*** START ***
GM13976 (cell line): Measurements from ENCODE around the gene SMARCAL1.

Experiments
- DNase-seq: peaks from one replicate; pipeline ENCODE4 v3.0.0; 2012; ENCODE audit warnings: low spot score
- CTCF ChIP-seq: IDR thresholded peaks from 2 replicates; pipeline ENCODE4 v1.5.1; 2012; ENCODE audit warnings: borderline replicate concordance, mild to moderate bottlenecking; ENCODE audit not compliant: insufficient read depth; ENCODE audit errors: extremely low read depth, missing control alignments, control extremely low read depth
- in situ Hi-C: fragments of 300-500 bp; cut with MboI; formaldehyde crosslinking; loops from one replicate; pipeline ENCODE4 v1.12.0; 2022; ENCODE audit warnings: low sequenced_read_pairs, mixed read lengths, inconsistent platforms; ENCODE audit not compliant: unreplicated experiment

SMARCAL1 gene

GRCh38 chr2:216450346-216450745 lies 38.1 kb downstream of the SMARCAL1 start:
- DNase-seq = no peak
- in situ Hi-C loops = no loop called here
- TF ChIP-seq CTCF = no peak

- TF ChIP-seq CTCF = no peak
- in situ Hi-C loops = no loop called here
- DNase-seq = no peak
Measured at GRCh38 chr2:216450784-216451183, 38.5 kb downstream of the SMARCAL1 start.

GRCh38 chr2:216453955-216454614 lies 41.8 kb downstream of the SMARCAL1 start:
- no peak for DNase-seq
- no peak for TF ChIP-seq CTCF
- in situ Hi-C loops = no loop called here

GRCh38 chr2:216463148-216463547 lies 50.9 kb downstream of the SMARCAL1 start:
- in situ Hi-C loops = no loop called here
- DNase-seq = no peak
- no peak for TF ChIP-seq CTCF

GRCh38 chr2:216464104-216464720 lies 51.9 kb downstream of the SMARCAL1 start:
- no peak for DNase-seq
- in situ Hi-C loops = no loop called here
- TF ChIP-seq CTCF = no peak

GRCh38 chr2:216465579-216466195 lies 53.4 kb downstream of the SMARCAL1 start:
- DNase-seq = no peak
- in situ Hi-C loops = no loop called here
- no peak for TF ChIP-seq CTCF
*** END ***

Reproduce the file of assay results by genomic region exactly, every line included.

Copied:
GM13976 (cell line): Measurements from ENCODE around the gene SMARCAL1.

Experiments
- DNase-seq: peaks from one replicate; pipeline ENCODE4 v3.0.0; 2012; ENCODE audit warnings: low spot score
- CTCF ChIP-seq: IDR thresholded peaks from 2 replicates; pipeline ENCODE4 v1.5.1; 2012; ENCODE audit warnings: borderline replicate concordance, mild to moderate bottlenecking; ENCODE audit not compliant: insufficient read depth; ENCODE audit errors: extremely low read depth, missing control alignments, control extremely low read depth
- in situ Hi-C: fragments of 300-500 bp; cut with MboI; formaldehyde crosslinking; loops from one replicate; pipeline ENCODE4 v1.12.0; 2022; ENCODE audit warnings: low sequenced_read_pairs, mixed read lengths, inconsistent platforms; ENCODE audit not compliant: unreplicated experiment

SMARCAL1 gene

GRCh38 chr2:216450346-216450745 lies 38.1 kb downstream of the SMARCAL1 start:
- DNase-seq = no peak
- in situ Hi-C loops = no loop called here
- TF ChIP-seq CTCF = no peak

- TF ChIP-seq CTCF = no peak
- in situ Hi-C loops = no loop called here
- DNase-seq = no peak
Measured at GRCh38 chr2:216450784-216451183, 38.5 kb downstream of the SMARCAL1 start.

GRCh38 chr2:216453955-216454614 lies 41.8 kb downstream of the SMARCAL1 start:
- no peak for DNase-seq
- no peak for TF ChIP-seq CTCF
- in situ Hi-C loops = no loop called here

GRCh38 chr2:216463148-216463547 lies 50.9 kb downstream of the SMARCAL1 start:
- in situ Hi-C loops = no loop called here
- DNase-seq = no peak
- no peak for TF ChIP-seq CTCF

GRCh38 chr2:216464104-216464720 lies 51.9 kb downstream of the SMARCAL1 start:
- no peak for DNase-seq
- in situ Hi-C loops = no loop called here
- TF ChIP-seq CTCF = no peak

GRCh38 chr2:216465579-216466195 lies 53.4 kb downstream of the SMARCAL1 start:
- DNase-seq = no peak
- in situ Hi-C loops = no loop called here
- no peak for TF ChIP-seq CTCF